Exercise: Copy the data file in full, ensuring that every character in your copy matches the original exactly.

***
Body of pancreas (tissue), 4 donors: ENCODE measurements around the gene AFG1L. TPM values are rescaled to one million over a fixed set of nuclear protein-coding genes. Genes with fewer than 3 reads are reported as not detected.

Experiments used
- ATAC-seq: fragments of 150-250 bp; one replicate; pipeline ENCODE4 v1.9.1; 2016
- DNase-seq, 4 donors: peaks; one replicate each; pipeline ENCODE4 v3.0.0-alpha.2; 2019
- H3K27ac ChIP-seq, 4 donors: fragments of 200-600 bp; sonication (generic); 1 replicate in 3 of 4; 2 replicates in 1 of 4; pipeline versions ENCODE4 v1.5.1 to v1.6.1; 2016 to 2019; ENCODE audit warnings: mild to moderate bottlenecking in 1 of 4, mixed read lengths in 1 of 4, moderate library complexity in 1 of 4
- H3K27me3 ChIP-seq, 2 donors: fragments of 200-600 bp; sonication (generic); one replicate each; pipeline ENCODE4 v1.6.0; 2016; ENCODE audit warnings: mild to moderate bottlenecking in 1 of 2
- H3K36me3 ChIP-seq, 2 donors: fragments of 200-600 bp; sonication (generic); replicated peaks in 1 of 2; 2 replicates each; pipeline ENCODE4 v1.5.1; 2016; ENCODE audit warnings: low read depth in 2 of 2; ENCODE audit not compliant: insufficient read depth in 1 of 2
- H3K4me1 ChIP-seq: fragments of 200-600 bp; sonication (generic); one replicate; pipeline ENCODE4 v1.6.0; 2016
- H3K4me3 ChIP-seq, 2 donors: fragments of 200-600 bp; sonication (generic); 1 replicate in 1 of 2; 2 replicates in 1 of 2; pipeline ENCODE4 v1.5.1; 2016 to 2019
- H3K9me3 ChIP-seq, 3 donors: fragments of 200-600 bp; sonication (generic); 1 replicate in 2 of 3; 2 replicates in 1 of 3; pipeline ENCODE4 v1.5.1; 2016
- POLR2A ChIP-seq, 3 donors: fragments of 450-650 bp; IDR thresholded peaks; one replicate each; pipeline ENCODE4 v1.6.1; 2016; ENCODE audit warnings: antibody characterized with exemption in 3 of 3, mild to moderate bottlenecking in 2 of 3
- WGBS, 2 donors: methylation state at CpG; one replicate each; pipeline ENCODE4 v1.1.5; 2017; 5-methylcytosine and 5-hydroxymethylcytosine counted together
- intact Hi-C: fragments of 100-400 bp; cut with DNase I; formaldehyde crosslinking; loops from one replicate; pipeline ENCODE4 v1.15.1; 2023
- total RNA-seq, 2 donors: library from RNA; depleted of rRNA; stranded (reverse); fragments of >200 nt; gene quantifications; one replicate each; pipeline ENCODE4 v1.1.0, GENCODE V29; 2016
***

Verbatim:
Body of pancreas (tissue), 4 donors: ENCODE measurements around the gene AFG1L. TPM values are rescaled to one million over a fixed set of nuclear protein-coding genes. Genes with fewer than 3 reads are reported as not detected.

Experiments used
- ATAC-seq: fragments of 150-250 bp; one replicate; pipeline ENCODE4 v1.9.1; 2016
- DNase-seq, 4 donors: peaks; one replicate each; pipeline ENCODE4 v3.0.0-alpha.2; 2019
- H3K27ac ChIP-seq, 4 donors: fragments of 200-600 bp; sonication (generic); 1 replicate in 3 of 4; 2 replicates in 1 of 4; pipeline versions ENCODE4 v1.5.1 to v1.6.1; 2016 to 2019; ENCODE audit warnings: mild to moderate bottlenecking in 1 of 4, mixed read lengths in 1 of 4, moderate library complexity in 1 of 4
- H3K27me3 ChIP-seq, 2 donors: fragments of 200-600 bp; sonication (generic); one replicate each; pipeline ENCODE4 v1.6.0; 2016; ENCODE audit warnings: mild to moderate bottlenecking in 1 of 2
- H3K36me3 ChIP-seq, 2 donors: fragments of 200-600 bp; sonication (generic); replicated peaks in 1 of 2; 2 replicates each; pipeline ENCODE4 v1.5.1; 2016; ENCODE audit warnings: low read depth in 2 of 2; ENCODE audit not compliant: insufficient read depth in 1 of 2
- H3K4me1 ChIP-seq: fragments of 200-600 bp; sonication (generic); one replicate; pipeline ENCODE4 v1.6.0; 2016
- H3K4me3 ChIP-seq, 2 donors: fragments of 200-600 bp; sonication (generic); 1 replicate in 1 of 2; 2 replicates in 1 of 2; pipeline ENCODE4 v1.5.1; 2016 to 2019
- H3K9me3 ChIP-seq, 3 donors: fragments of 200-600 bp; sonication (generic); 1 replicate in 2 of 3; 2 replicates in 1 of 3; pipeline ENCODE4 v1.5.1; 2016
- POLR2A ChIP-seq, 3 donors: fragments of 450-650 bp; IDR thresholded peaks; one replicate each; pipeline ENCODE4 v1.6.1; 2016; ENCODE audit warnings: antibody characterized with exemption in 3 of 3, mild to moderate bottlenecking in 2 of 3
- WGBS, 2 donors: methylation state at CpG; one replicate each; pipeline ENCODE4 v1.1.5; 2017; 5-methylcytosine and 5-hydroxymethylcytosine counted together
- intact Hi-C: fragments of 100-400 bp; cut with DNase I; formaldehyde crosslinking; loops from one replicate; pipeline ENCODE4 v1.15.1; 2023
- total RNA-seq, 2 donors: library from RNA; depleted of rRNA; stranded (reverse); fragments of >200 nt; gene quantifications; one replicate each; pipeline ENCODE4 v1.1.0, GENCODE V29; 2016